New Mexico Gov. Susana Martinez and U.S. Vice President Joe Biden appear to have struck up an unlikely friendship.
After receiving an invitation from Biden, the first-term Republican governor will travel to Washington, D.C., today to attend a Cinco de Mayo celebration at the vice president’s residence, the Governor’s Office said Wednesday.
The trip comes less than two months after Martinez traveled to Rome for Pope Francis’ inaugural Mass as part of an official U.S. delegation led by Biden.
It’s 844 pages long. It’s been a long time coming. And it’s a compromise.
So it’s a daunting read, a sigh of relief and…better than nothing.
I’m not a big fan of compromises, because both sides lose something in the process. I’m a fan of innovative thinking, where two opposing sides see a common goal and invent a new way to achieve it that wasn’t there before; that honors and understands both sides and helps each side grow.
The immigration bill presented in the U.S. Senate by the fabled “gang of eight” is not that.
Still, it’s the best we could hope for, given the present political circumstances. So in that sense one step, in compromise, is better than no step at all. But because it’s a compromise there will be folks on both sides who will find things to hate about it. You can take that to the bank.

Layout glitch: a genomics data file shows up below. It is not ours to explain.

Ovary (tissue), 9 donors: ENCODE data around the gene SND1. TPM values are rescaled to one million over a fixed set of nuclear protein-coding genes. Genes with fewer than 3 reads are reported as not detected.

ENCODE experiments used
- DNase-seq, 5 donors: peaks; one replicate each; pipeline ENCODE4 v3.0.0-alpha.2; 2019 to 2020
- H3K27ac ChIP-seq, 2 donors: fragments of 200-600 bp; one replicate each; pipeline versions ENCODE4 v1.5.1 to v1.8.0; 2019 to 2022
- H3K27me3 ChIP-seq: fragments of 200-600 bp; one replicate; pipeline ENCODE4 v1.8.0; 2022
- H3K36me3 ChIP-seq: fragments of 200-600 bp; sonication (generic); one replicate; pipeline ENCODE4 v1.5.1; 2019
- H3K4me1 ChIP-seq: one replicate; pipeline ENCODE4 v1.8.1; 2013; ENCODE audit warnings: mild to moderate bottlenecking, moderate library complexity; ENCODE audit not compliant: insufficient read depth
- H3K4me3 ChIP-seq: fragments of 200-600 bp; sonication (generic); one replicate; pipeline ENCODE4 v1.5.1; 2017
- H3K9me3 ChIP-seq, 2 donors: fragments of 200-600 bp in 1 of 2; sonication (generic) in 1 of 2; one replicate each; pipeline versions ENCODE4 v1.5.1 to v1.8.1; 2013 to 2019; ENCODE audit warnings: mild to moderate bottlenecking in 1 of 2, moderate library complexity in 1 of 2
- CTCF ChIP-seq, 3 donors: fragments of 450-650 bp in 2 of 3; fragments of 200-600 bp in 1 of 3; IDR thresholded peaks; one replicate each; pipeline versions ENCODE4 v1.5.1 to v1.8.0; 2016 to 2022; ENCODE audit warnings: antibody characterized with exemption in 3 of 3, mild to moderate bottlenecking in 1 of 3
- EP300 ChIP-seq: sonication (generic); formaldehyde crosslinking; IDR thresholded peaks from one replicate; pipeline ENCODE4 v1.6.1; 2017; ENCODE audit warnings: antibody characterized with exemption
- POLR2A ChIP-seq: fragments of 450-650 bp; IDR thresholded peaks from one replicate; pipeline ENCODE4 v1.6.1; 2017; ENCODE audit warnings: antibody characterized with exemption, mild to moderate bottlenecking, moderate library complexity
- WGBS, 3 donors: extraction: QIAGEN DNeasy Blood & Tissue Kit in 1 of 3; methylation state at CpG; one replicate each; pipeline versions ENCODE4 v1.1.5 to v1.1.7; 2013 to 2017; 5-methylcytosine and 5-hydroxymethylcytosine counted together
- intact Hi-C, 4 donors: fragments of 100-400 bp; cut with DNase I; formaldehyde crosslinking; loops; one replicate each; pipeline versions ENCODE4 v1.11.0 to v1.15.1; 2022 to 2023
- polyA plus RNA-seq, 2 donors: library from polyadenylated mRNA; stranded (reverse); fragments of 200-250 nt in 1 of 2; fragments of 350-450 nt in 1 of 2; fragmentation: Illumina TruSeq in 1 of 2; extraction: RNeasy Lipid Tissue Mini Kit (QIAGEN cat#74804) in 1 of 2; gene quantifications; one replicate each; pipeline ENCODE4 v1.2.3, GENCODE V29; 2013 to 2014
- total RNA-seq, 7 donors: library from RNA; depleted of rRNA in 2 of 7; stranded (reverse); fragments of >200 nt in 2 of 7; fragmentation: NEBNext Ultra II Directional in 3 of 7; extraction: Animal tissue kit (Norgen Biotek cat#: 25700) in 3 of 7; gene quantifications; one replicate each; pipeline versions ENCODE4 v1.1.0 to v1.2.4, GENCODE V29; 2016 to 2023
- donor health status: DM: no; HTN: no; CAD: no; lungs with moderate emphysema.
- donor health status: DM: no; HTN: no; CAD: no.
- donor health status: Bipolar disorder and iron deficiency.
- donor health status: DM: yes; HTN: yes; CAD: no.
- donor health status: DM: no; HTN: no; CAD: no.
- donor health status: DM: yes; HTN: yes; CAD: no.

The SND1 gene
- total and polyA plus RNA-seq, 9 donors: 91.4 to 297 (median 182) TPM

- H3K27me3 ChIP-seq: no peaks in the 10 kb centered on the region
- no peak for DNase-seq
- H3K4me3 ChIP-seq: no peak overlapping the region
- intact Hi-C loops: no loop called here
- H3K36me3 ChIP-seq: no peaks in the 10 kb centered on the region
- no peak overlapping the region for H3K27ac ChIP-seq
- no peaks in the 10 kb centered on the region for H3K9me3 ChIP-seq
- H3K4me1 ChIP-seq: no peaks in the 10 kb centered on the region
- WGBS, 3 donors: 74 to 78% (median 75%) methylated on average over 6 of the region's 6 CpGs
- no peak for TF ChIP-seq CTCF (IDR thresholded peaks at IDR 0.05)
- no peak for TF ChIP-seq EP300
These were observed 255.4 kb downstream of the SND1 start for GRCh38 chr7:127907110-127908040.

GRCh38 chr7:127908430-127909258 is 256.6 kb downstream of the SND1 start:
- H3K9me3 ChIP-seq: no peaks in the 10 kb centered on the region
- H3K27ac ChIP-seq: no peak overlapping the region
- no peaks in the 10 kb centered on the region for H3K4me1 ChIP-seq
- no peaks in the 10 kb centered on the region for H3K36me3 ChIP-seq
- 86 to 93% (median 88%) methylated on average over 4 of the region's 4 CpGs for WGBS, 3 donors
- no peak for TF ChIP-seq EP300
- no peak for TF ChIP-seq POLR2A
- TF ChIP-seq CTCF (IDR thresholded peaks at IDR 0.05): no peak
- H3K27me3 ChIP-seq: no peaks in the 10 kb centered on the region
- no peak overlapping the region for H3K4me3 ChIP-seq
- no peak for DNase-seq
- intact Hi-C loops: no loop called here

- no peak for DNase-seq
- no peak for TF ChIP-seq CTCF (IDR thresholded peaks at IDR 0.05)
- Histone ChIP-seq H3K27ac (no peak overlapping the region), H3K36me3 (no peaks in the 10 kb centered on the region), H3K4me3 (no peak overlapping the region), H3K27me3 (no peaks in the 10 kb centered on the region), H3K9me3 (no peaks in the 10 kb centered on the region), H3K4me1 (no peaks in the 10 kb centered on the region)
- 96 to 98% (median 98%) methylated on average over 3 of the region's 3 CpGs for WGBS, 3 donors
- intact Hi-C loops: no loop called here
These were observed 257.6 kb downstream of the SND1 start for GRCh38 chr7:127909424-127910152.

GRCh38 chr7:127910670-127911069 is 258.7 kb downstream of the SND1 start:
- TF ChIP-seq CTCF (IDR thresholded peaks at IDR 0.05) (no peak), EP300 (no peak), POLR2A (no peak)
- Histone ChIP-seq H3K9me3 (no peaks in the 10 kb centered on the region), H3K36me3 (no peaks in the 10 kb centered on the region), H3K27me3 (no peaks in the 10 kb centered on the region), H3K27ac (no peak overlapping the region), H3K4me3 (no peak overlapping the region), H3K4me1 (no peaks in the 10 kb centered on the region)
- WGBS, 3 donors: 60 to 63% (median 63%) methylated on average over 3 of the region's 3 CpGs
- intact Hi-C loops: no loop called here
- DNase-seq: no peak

Make no mistake, this bill is not about immigrants, it’s about politics, and votes – it’s easier to understand what’s written in the 844 pages if we go into it from that point of view. Republicans see the demographic trend and want to soften their image among Latinos, and Democrats see a potential blue wave rising across the country. They both think that immigration reform is the key to their aspiration – straight to the heart of the Latino voter.
And if the issue were that simple congress would vote on it soon and we’d be done with it, and that would be that. If the problem were that easy to resolve, it would have been fixed long ago. It happened today because the political atmosphere was right – that’s just the way Washington politics works.
But this political compromise will have economic and cultural repercussions for generations to come. Latinos have known this all along.
So if the votes are ever cast and counted on this thing, if we’re able to get passed the argument that is sure to erupt in the next days, politics will be changed in a definite way.
In the mean time, we have a bill that’s 844 pages long. You can click HERE or on the image above to read it. Have at it.
A bipartisan group in the House of Representatives is close to completing work on a comprehensive immigration reform bill that would include a pathway to citizenship for 11 million illegal immigrants living in the United States, according to congressional aides.
Two of the aides confirmed on Friday that the negotiators were still trying to agree on the issue of how to handle temporary laborers coming into the United States.